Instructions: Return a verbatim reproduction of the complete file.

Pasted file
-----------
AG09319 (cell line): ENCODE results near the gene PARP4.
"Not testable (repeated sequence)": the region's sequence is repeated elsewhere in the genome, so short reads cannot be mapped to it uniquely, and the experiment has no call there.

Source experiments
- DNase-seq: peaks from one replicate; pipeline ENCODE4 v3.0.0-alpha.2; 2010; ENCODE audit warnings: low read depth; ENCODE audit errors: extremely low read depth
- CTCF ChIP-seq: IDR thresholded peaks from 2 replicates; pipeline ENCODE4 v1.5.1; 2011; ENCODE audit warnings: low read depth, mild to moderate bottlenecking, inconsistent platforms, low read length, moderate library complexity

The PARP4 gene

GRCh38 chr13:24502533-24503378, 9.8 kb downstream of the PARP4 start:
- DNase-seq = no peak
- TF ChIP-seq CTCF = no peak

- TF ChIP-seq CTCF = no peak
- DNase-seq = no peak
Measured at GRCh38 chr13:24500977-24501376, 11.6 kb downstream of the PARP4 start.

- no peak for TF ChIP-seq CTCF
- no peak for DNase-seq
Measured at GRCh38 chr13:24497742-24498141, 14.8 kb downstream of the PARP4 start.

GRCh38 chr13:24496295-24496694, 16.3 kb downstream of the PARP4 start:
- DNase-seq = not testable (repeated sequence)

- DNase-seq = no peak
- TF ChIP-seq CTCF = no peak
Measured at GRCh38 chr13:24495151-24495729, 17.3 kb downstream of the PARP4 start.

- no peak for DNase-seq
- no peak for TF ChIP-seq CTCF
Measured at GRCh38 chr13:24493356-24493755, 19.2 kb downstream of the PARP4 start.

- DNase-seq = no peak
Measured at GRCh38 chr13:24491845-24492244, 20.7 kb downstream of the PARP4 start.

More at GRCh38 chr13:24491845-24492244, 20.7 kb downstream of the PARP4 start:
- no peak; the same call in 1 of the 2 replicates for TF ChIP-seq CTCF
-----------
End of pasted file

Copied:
AG09319 (cell line): ENCODE results near the gene PARP4.
"Not testable (repeated sequence)": the region's sequence is repeated elsewhere in the genome, so short reads cannot be mapped to it uniquely, and the experiment has no call there.

Source experiments
- DNase-seq: peaks from one replicate; pipeline ENCODE4 v3.0.0-alpha.2; 2010; ENCODE audit warnings: low read depth; ENCODE audit errors: extremely low read depth
- CTCF ChIP-seq: IDR thresholded peaks from 2 replicates; pipeline ENCODE4 v1.5.1; 2011; ENCODE audit warnings: low read depth, mild to moderate bottlenecking, inconsistent platforms, low read length, moderate library complexity

The PARP4 gene

GRCh38 chr13:24502533-24503378, 9.8 kb downstream of the PARP4 start:
- DNase-seq = no peak
- TF ChIP-seq CTCF = no peak

- TF ChIP-seq CTCF = no peak
- DNase-seq = no peak
Measured at GRCh38 chr13:24500977-24501376, 11.6 kb downstream of the PARP4 start.

- no peak for TF ChIP-seq CTCF
- no peak for DNase-seq
Measured at GRCh38 chr13:24497742-24498141, 14.8 kb downstream of the PARP4 start.

GRCh38 chr13:24496295-24496694, 16.3 kb downstream of the PARP4 start:
- DNase-seq = not testable (repeated sequence)

- DNase-seq = no peak
- TF ChIP-seq CTCF = no peak
Measured at GRCh38 chr13:24495151-24495729, 17.3 kb downstream of the PARP4 start.

- no peak for DNase-seq
- no peak for TF ChIP-seq CTCF
Measured at GRCh38 chr13:24493356-24493755, 19.2 kb downstream of the PARP4 start.

- DNase-seq = no peak
Measured at GRCh38 chr13:24491845-24492244, 20.7 kb downstream of the PARP4 start.

More at GRCh38 chr13:24491845-24492244, 20.7 kb downstream of the PARP4 start:
- no peak; the same call in 1 of the 2 replicates for TF ChIP-seq CTCF